Consult with me on Maven
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Monday, December 1, 2014

President Ashraf Ghani and regional peace

Monday, December 1, 2014


President Ashraf Ghani and regional peace

After a historic and internationally elections, controversies, apprehensions, and compromises, Ashraf Ghani the workaholic Ivy League Professor is in charge of affairs in Afghanistan as its President. His predecessor, Karzai after remaining controversial on many counts as President, left office with dignity and respect. The transfer of power that appeared very tumultuous then looks now to have been smooth and strengthening democracy. Ashraf Ghani has been quick to assert his authority as President of his war torn country. He seems to be moving fast; charting new avenues, ideas and policies for peace and development, but questions remain where and will he be able to?
His visits and policy pronouncements has given basis for re thinking and hopes for better future for the whole region from Central Asia to Pakistan and India, including Iran connected through a stable Afghanistan. This new region of peace, economic and human development will have China, Russia, USA and Europe as partners in progress. President Ashraf Ghani has put under serious pressure the traditional understanding of approaches to peace.
Traditionally, most argued, the road to peace in Afghanistan and the region passes through reconciliation between India and Pakistan. President Ghani has challenged that and pursuing a policy, which will lead the road to peaceful region and perhaps reconciliation between India and Pakistan through a stable and peaceful Afghanistan. Traditional understanding argued that relations between Pakistan and Afghanistan will always be held in check by the Durand Line issue; he wants both to move beyond it. Traditional approach centered on main role of United States in the region with China watching from the periphery. He is building on increased Chinese interest and willingness to play a more active role in Afghanistan and thus in the region.
The traditional understanding of peace in Afghanistan being dependent on reconciliation between India and Pakistan was based on the two countries competing to deny each other influence in Afghanistan. One accused the other and vice versa, with some element of truth, of using Afghan soil against its interests. President Ashraf Ghani has told both, India and Pakistan to take their quarrels elsewhere and has declared a strong resolve not to allow either to use Afghan territory against each other. India and Pakistan will not just walk away but a stable Afghanistan will minimize and gradually eliminate space for them to fight inside Afghanistan. The decrease in spaces to fight of itself will not reconcile Pakistan and India, but by decreasing, the instances of competition along with increased Chinese role will help.
His position on Durand Line is more forward looking and modernist for most South Asian analysts and policy makers still stuck in the era of State centric International Relations. Its an era of loose borders, of economies cutting across borders, of cooperative borders that bring people together rather than separate them. Technology and economics are taking human beings separated by soverign territorial state to an era of collaboration and interdependence. President Ashraf Ghani has shown an understanding of changing international system. States are moving beyond territorial and boundary disputes rather than resolving them. The future of the region as huge flourishing democratic and economically integrated space will make State Boundaries more administrative issues than security concerns.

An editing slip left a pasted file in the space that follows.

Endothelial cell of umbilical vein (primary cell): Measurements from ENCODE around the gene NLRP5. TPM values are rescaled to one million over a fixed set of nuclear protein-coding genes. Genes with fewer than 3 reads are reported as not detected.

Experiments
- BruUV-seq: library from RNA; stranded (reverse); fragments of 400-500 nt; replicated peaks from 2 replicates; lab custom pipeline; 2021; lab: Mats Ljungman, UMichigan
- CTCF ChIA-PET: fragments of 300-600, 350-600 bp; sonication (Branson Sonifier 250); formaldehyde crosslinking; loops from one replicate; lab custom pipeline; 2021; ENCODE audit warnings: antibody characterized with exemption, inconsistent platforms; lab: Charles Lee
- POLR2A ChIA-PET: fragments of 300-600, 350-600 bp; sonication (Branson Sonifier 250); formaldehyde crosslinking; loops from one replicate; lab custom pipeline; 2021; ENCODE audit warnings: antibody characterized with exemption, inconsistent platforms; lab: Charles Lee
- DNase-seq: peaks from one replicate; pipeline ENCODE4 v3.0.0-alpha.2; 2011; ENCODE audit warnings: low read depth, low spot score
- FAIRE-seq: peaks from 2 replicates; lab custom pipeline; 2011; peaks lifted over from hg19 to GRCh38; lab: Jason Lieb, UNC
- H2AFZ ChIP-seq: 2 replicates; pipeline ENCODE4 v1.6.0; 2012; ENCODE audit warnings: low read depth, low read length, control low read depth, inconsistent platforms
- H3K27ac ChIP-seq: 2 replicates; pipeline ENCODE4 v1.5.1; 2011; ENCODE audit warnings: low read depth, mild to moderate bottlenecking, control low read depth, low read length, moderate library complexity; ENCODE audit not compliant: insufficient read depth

The Chinese role in the region can have a positive effect and strengthen President Ashraf Ghani’s approach to the region. China has historical strong relations with Pakistan and it has developed quite good relations with India in the recent past. With Afghanistan, it has quietly developed a strong economic basis for good relations. China shares with Afghanistan an interest in ensuring the elimination of terrorist threat from the region, an interest to which both India and Pakistan cannot be averse. China can allay Pakistan’s fears about use of Afghan territory against its interests. China being engaged with India along with Russia as part of tripartite mutual consultations on Afghanistan beyond 2014, can also address Indian concerns. Its more active role is not, as seen by many, at the expense of US interests in the region.
The key to peaceful progressive and democratic future region lies in a stable Afghanistan. That stability has become increasingly likely, due to the increased legitimacy of existing constitutional order in Afghanistan as a result of relatively free and fair elections and peaceful transfer of power; the increased Chinese role; and the decision of United States to extend US armed role in Afghanistan by one year. Pakistan’s response also appears to be positive. This appearance of positivity will be tested and watched closely, even if many are praising Zarb e Azb and Khyber One.

Pakistan’s ability to further its positive response to changes in its neighborhood also depends on its internal political stability. One needs to be cautiously optimistic as new challenges are emerging in the shape of enemies of peace re positioning and re shaping themselves. The increasing attractiveness of ‘Islamic State’ (IS), to whole groups’ extremists and parts of them are alarming and can only be ignored at the expense of future accusations of complacency. Is the more active Chinese role and the changes in Afghanistan the needed changes in the external ‘structural imperatives’ of Pakistan and India that may push them for change is a question that one can answer in affirmative with caution, given the very long strong history, mind set and the strategic cultures based on it.
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